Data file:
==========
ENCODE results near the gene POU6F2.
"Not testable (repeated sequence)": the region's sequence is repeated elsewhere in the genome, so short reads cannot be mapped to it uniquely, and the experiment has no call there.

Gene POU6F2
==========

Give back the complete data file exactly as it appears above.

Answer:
ENCODE results near the gene POU6F2.
"Not testable (repeated sequence)": the region's sequence is repeated elsewhere in the genome, so short reads cannot be mapped to it uniquely, and the experiment has no call there.

Gene POU6F2